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Health chief hints 'relevant groups' will continue to have Covid boosters every six months


Millions of Britons could need Covid boosters every six months for the foreseeable future, a health boss hinted today.

Dr Jenny Harries, chief executive of the UK Health Security Agency (UKHSA), suggested the most vulnerable ‘relevant groups’ in society will still need regular top-up jabs.

Britain is still in a ‘period of uncertainty’, she said, despite all restrictions being lifted more than a month ago.

Experts are unable to predict when a new variant may occur and how it could affect immunity from vaccines, she said. 

Around 8million over-75s, care home residents and immunocompromised over-12s in England are eligible for fourth doses this spring. Fifth, and potentially even sixth jabs, will be rolled out to a wider group this autumn. 

Dr Harries was asked at a Public Accounts Committee today whether boosters would continue to be dished out every six months.

Refusing to deny they could be topped up again after this fourth round of doses, she said: ‘For relevant groups, as per the evidence we have. 

‘The spring booster campaign we have is for those who are over 75, care home residents and those who are immunocompromised.’  

Dr Jenny Harries, chief executive of the UK Health Security Agency, said the end of top-up jabs is still not in sight the most vulnerable 'relevant groups' in society

Dr Jenny Harries, chief executive of the UK Health Security Agency, said the end of top-up jabs is still not in sight the most vulnerable ‘relevant groups’ in society

UK cases fell 5% over the weekend in sign latest wave will be short-lived

Britain’s Covid cases fell over the weekend in a sign that the current wave may be peaking, but both deaths and hospitalisations continued to rise. 

There were 215,001 positive tests recorded from Saturday to Monday marking a five per cent drop on last week’s same tally, Government data showed.

Ministers stopped publishing daily figures on the weekend at the end of last month as part of the living with Covid strategy, and are now considering scrapping the 24-hour updates entirely.

Another 217 Covid deaths were also recorded over the last three days, an uptick of 28 per cent on the same period last week. 

Hospitalisations with the virus climbed 15.9 per cent in a week, after another 2,380 were recorded on March 22 —the latest date UK-wide statistics are available for.

Dr Harries said: ‘The pandemic is not over so for the next 18 months, two years or so I think it will be a settling down period.

‘There are a couple of issues about when we might get a new variant and we can’t predict that with any certainty. 

‘The Omicron wave was the fastest wave we have seen with a lot of uncertainty until our evaluative teams were able to assess how well vaccines were performing against it.

‘The other issue is what [type of vaccine] we want to procure.’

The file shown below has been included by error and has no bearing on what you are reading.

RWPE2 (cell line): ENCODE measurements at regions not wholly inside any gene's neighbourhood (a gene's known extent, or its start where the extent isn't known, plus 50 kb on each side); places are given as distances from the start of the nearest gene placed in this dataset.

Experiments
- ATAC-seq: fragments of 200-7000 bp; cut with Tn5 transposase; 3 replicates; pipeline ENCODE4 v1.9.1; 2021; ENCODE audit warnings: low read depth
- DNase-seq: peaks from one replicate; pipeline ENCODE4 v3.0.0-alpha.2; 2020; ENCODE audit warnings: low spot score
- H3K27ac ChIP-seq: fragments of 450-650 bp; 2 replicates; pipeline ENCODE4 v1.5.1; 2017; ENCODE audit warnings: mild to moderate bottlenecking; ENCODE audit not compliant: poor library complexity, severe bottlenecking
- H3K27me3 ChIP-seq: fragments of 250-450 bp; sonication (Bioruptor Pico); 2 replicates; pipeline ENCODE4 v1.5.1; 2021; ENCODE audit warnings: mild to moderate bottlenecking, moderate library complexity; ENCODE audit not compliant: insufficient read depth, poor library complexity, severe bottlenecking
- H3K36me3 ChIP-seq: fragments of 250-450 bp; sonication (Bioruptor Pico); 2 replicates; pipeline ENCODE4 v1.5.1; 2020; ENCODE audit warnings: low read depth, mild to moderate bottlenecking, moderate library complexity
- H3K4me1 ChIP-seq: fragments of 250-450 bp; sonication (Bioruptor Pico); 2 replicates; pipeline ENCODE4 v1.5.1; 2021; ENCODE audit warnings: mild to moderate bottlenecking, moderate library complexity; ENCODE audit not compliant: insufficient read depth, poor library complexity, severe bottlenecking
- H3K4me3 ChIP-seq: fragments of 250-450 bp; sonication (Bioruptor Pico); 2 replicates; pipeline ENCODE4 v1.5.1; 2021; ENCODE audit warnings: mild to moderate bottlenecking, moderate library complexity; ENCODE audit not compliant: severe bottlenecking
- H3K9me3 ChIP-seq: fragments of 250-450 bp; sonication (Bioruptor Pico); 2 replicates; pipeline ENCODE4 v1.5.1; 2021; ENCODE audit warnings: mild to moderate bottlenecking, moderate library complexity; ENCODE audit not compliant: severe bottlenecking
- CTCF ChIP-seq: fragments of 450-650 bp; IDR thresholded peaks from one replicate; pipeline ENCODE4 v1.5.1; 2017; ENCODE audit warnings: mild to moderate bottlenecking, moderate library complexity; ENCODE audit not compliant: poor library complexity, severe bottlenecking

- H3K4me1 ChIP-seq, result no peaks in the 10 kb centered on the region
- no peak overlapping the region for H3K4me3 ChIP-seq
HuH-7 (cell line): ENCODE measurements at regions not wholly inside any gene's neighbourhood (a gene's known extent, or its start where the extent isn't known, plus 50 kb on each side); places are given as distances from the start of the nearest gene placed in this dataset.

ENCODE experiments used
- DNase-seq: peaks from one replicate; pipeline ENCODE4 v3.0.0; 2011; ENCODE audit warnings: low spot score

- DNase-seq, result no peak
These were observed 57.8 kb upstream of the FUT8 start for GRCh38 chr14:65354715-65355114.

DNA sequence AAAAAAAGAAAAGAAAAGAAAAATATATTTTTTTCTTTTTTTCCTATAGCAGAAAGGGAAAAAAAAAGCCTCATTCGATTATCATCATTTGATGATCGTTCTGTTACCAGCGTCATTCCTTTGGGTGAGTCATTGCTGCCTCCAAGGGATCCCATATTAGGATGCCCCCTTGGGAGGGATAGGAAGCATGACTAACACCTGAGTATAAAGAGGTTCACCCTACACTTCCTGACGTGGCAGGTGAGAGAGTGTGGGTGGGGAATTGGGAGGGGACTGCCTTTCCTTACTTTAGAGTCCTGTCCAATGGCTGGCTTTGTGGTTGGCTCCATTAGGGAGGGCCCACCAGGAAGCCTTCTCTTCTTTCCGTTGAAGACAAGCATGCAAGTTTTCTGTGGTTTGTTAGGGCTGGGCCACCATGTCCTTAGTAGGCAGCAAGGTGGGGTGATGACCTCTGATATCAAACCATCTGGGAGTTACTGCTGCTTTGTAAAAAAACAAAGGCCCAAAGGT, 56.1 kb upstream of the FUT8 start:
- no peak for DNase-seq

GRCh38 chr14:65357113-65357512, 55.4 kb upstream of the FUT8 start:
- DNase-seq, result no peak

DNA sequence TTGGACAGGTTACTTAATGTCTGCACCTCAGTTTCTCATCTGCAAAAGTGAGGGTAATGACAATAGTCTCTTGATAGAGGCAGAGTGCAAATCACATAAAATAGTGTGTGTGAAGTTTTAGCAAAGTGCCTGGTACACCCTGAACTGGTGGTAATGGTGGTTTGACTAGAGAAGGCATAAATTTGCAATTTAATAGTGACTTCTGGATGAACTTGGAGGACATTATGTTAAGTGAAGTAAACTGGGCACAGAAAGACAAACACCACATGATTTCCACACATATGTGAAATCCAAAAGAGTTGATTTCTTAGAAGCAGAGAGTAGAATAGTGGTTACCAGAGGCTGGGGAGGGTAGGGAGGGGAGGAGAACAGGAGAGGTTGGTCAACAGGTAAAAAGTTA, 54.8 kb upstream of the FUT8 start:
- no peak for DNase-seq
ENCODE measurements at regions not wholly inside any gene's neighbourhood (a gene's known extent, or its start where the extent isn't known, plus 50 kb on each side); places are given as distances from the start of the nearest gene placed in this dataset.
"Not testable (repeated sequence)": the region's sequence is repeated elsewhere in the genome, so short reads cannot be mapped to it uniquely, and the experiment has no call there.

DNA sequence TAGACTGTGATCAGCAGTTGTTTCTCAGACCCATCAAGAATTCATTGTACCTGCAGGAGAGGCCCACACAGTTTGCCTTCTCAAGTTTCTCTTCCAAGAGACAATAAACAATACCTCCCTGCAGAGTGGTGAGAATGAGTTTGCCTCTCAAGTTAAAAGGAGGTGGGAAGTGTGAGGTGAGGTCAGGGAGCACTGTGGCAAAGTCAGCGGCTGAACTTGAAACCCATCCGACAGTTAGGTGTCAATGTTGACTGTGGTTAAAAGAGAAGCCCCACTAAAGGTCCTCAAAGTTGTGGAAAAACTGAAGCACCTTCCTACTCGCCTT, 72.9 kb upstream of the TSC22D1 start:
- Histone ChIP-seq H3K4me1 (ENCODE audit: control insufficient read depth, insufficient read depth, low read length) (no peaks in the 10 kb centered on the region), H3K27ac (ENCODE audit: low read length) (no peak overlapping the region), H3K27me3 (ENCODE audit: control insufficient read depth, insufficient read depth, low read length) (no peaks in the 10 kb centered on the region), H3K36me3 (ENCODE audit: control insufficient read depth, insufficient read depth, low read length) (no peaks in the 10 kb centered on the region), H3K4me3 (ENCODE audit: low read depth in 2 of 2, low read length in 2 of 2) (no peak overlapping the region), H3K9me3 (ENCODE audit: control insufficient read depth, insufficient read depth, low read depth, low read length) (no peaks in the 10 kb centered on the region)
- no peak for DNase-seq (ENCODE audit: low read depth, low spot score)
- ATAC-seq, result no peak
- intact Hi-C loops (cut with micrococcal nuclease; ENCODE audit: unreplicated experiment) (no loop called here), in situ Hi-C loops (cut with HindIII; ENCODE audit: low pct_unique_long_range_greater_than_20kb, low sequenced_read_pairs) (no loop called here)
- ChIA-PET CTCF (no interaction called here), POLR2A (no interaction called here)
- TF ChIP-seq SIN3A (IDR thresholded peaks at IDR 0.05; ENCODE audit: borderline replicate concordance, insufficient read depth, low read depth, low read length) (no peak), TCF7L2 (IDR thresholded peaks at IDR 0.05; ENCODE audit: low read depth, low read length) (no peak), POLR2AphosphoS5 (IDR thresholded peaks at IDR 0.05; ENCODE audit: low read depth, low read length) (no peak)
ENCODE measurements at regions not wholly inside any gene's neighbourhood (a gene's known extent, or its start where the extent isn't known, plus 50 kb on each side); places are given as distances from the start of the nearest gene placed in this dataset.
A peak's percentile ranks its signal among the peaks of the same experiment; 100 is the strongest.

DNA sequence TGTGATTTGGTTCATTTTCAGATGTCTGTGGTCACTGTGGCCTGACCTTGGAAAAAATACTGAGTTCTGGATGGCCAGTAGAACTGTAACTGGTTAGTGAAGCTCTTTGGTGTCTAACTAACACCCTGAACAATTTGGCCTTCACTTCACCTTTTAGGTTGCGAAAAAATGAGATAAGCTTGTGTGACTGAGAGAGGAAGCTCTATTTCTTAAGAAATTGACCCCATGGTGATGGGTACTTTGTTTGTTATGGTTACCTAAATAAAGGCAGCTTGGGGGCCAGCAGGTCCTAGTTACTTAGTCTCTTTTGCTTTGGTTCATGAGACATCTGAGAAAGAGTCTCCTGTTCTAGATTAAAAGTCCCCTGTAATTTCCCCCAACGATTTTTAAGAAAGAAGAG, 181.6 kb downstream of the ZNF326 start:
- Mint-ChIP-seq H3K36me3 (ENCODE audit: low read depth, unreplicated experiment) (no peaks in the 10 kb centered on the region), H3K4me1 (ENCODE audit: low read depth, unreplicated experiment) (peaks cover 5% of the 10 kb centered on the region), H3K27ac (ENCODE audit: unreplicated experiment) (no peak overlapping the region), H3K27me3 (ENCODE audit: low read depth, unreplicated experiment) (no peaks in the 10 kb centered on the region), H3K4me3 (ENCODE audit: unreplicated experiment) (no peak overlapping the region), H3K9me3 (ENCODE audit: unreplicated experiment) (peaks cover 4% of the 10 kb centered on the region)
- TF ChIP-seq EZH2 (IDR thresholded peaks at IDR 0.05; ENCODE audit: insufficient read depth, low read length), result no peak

Health advisers are currently in discussion over whether to invest in vaccines tailored specifically to new variants or buy more standard jabs.

No10 bought 114million new Pfizer and Moderna doses in December for use over the next two years, while also investing in variant-specific doses for later in the year. 

Dr Harries added: ‘The critical point … is that we retain really good working relationships with industry, with our research and academic colleagues, with our evaluation side of things to ensure that those conversations continue during this period of uncertainty.’

Her comments come after Health Secretary Sajid Javid hinted millions more may be eligible for top-up doses later this year, ahead of the country’s third Covid winter.

Grilled about the topic on ITV’s Peston programme, he did not specify exactly who would be invited in any roll-out this autumn. However, he admitted there may be a ‘need to give a lot more people a boost’.

Experts have speculated another inoculation drive this year could be expanded to include over-50s, effectively covering the same groups who will be offered a free flu vaccine on the NHS.

When asked if the booster drive would be widened to the general population, Mr Javid said: ‘I think at some point they will.’

Despite fears cases were spiralling again following the loosening of restrictions, Britain’s Covid cases fell over the weekend in a sign that the current wave may be peaking.

There were 215,001 positive tests recorded from Saturday to Monday marking a five per cent drop on last week’s same tally, Government data showed.

Ministers stopped publishing daily figures on the weekend at the end of last month as part of the living with Covid strategy, and are now considering scrapping the 24-hour updates entirely.

There are growing suggestions that infections, which also fell last Friday, could be peaking, four days before free lateral flow and PCR tests are dumped in England. They will remain available in Scotland until May, and in Wales until the end of June. 

Experts have repeatedly called on ministers not to end the universal swabbing offer, warning it will leave them in the dark over major outbreaks in parts of the country.

But No10 today insisted it would not backtrack, arguing the country was now in a ‘vastly different’ position to last April when the tests first became available to all.  

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